Lower-body exoskeleton gets FDA approval for medical rehab
From IEEE Spectrum:
Cyberdyne, the Japanese robotics company with the slightly suspicious name, has just gotten approval from the U.S. Food and Drug Administration (FDA) to begin offering its HAL (Hybrid Assistive Limb) lower-body exoskeleton to users in the United States through licensed medical facilities.
HAL is essentially a walking robot that you strap to your own legs — sensors attached to your leg muscles detect bioelectric signals sent from your brain to your muscles telling them to move, and then the exoskeleton powers up and assists, enhancing your strength and stability.
The version of HAL that the FDA has approved is called HAL for Medical Use, and it’s designed to help people with lower limb disabilities get better at walking on their own. There are other exoskeletons that help rehabilitate people through physical walking motions, but HAL is unique in the way that it relies on a mixture of voluntary control and autonomous control, using the wearer’s own nervous system to signal the robot when and how to move.
Startup says they can back up your mind…but there’s a catch.
From MIT Technology Review:
The startup accelerator Y Combinator is known for supporting audacious companies in its popular three-month boot camp. There’s never been anything quite like Nectome though.
Nectome’s co-founder, Robert McIntyre, describes his technology for exquisitely preserving brains in microscopic detail using a high-tech embalming process. Then the MIT graduate will make his business pitch. As it says on his website: “What if we told you we could back up your mind?”
So yeah. Nectome is a preserve-your-brain-and-upload-it company. Its chemical solution can keep a body intact for hundreds of years, maybe thousands, as a statue of frozen glass. The idea is that someday in the future scientists will scan your bricked brain and turn it into a computer simulation. That way, someone a lot like you, though not exactly you, will smell the flowers again in a data server somewhere.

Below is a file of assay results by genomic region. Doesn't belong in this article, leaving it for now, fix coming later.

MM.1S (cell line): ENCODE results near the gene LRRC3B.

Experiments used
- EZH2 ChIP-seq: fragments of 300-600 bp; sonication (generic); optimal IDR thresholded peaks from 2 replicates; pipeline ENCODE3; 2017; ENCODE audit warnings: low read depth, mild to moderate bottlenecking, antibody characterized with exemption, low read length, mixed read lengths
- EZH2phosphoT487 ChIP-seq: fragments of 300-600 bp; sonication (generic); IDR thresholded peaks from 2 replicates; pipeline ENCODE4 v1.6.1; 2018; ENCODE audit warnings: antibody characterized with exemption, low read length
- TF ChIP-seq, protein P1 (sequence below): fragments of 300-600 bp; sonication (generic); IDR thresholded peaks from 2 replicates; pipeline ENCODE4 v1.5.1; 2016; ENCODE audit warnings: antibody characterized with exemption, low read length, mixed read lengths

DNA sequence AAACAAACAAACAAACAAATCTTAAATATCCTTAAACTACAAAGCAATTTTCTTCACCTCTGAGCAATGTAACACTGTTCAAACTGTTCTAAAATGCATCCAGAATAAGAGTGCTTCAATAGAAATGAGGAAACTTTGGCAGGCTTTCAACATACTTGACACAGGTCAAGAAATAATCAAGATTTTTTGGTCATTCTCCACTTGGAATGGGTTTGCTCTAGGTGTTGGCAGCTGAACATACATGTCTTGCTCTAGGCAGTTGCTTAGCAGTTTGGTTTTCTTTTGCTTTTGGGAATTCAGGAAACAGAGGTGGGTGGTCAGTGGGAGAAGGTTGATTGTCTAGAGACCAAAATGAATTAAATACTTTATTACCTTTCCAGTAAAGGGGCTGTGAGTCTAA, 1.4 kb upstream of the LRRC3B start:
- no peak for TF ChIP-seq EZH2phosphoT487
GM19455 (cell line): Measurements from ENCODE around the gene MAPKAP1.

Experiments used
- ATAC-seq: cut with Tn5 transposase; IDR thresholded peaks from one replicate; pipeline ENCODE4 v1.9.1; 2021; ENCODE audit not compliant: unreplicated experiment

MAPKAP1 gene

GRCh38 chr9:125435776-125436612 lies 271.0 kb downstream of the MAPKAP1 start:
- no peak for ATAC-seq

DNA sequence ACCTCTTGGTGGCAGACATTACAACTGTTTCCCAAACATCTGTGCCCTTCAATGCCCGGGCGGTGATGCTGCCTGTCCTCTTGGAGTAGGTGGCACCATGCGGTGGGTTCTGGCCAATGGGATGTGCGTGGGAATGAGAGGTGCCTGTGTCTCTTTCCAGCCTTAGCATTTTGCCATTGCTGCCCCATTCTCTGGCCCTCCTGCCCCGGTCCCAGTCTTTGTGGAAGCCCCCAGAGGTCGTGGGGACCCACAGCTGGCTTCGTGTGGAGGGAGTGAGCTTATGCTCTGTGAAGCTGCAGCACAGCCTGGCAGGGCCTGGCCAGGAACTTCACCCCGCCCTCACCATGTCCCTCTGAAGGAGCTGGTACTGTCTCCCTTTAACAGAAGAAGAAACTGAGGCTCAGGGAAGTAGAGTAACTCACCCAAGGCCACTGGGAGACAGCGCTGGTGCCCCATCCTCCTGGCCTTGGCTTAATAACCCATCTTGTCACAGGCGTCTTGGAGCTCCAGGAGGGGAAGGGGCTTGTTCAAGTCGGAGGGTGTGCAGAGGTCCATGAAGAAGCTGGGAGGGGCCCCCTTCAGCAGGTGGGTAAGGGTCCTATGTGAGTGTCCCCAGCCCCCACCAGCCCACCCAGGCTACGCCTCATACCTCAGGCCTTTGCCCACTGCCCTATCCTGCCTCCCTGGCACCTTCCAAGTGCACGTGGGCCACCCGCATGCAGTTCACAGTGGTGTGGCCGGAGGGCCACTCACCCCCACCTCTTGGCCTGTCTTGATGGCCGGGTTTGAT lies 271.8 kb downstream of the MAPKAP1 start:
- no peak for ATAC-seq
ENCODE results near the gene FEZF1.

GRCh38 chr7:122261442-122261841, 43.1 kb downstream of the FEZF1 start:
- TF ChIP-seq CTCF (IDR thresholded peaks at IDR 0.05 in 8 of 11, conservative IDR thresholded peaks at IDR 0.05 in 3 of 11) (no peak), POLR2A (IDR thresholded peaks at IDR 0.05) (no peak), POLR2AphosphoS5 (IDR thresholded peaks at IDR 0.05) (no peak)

This story has a grisly twist, though. For Nectome’s procedure to work, it’s essential that the brain be fresh.
Stretchable skin for robots helps them gain sense of touch
Robots show a lot of promise as first responders, but they can’t effectively dismantle bombs or perform delicate first aid procedures if they can’t feel what they’re touching. To remedy that problem, a team of engineers from the University of Washington and UCLA have developed stretchable skin that can cover any part of a robot.
The skin can give a machine the power to sense vibrations and shear force, or the unaligned forces that push one part of the body in one direction and another part in the opposite.
Ever slid your finger across a flat surface? You’ll notice that a part of your flesh under the nail bulges out in the opposite direction of where you’re sliding to, while the other side gets pulled taut. That’s sheer force at work — and that’s one of the things the artificial skin can mimic.